Protecting Your Wealth With A Domestic Asset Protection Trust

Don't Let Creditors Steal Your Wealth!

 

Approximately 20 years ago, states like Delaware and Alaska became the first to create new trust laws to provide an attractive alternative for the thousands of Americans who were using offshore trusts to protect their assets. These changes allow for the creation of Domestic Asset Protection Trusts that shelter wealth and assets from creditors. With the recent addition of West Virginia, sixteen states now allow the formation of DAPTs.

A Domestic Asset Protection Trust provides a stronghold by allowing the settlor of the trust to be named as a beneficiary while barring the door to creditors. They also differ from other types of trusts by eliminating the infamous “rule against perpetuities”. That means a DAPT can continue for generations and doesn’t automatically end 21 years after the death of the last beneficiary.

Protection Against Creditors

Most trusts that are established to benefit the settlor (self-settled trusts) are included in your estate for tax purposes and are subject to claims by creditors. A Domestic Asset Protection Trust, on the other hand, lies outside the reach of most creditors. Rules differ by jurisdiction, but most states will only allow the trust to be pierced by a very narrow class of creditors which includes claims for child support or alimony. Nevada is the only state that allows no exceptions to the absolute sanctity of a DAPT.

A trust can qualify as a DAPT even if most of the assets don’t actually reside in the state. Assets typically include cash, securities, limited liability companies (LLC), real estate and other goods like air or marine craft. Many settlors transfer various assets to LLCs that are formed in the state in which they plan to create a DAPT before establishing the trust itself.

Fraudulent Transfers

In order to benefit from creditor protection, a DAPT cannot be created to transfer assets in a manner that is intended to defraud, hinder or delay an existing creditor. Transfers made after creditor issues arise can be characterized as fraudulent and set aside.  In other words, the time to set up a DAPT is before problems with creditors arise.

All states allow creditors to pierce the trust if the transfer of assets is found to be fraudulent.  In addition, all states provide a period following the creation of the trust within which creditors can make a claim on DAPT assets. Nevada has a two-year limit and other states can go up to four.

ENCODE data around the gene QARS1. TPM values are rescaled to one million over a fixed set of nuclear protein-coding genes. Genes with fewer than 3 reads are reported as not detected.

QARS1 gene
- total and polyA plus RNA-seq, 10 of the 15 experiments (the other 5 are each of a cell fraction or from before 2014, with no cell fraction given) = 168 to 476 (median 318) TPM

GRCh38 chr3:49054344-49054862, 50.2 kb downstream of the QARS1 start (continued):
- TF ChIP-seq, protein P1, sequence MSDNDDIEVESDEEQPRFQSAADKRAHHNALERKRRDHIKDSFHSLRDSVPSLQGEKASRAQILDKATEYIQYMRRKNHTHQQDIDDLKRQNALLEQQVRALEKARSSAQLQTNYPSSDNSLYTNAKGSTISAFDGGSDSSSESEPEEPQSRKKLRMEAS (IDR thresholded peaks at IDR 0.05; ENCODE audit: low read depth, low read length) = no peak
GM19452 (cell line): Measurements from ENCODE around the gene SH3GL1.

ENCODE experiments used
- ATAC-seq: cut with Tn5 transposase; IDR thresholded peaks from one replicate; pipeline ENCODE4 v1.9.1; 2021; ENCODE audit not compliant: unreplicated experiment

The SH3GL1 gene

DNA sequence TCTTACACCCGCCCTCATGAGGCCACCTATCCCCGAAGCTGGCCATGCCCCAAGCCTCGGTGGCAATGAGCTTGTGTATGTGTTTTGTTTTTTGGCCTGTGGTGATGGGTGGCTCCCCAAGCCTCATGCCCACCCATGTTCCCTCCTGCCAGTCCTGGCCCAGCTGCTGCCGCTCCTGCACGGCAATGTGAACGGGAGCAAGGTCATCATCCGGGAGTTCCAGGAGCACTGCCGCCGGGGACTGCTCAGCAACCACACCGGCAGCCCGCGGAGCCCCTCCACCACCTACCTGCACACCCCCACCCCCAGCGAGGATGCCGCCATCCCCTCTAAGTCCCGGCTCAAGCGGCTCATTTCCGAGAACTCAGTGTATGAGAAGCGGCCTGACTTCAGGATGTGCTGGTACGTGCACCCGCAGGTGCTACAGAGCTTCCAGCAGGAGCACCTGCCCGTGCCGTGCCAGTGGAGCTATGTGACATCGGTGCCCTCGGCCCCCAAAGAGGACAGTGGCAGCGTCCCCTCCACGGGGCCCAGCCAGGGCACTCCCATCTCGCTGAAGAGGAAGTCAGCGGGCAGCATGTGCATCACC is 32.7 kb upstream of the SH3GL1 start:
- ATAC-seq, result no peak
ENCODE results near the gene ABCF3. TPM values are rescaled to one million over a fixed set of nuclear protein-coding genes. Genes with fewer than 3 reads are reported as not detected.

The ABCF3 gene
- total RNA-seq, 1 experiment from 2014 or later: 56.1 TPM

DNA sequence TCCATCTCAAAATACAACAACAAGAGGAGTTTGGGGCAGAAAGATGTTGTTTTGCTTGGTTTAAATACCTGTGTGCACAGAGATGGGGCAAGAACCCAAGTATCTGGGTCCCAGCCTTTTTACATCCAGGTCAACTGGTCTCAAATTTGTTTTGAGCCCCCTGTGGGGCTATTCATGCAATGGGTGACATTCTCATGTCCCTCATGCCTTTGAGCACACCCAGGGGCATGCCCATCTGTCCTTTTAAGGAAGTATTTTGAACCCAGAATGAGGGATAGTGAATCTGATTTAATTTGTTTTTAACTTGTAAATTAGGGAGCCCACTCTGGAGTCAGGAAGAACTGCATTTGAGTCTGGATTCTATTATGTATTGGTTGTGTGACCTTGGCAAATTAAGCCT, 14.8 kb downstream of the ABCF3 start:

Transferring Assets

It is important to ensure that not all assets are transferred to a DAPT. The settlor needs to hold enough back for their own care and maintenance so that they are not entirely dependent on the trust assets for support. Withdrawals from a DAPT should be infrequent and made to meet long term strategic goals, not for the purpose of covering recurring expenses. Frequent withdrawals and the ongoing depletion of assets may attract scrutiny and the inference of fraud.

Establishing a Domestic Asset Protection Trust requires the assistance of a knowledgeable attorney who is well versed in the applicable legislation of all the states that allow this unique type of self-settled trust. Does the state levy tax on the trust? Have a lengthy statute of limitations for pre-existing creditors? Allow an exception for pre-existing torts? Require a new affidavit of solvency every time you make a transfer? The answer to these and other important questions will help you decide where, and whether, a DAPT is the right vehicle for protecting your wealth and the assets you wish to pass on to your beneficiaries.

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The attorneys at Khinda Wilson LLP have the international experience and expertise and can assist you with all of your asset protection solutions. Contact us for a consultation.

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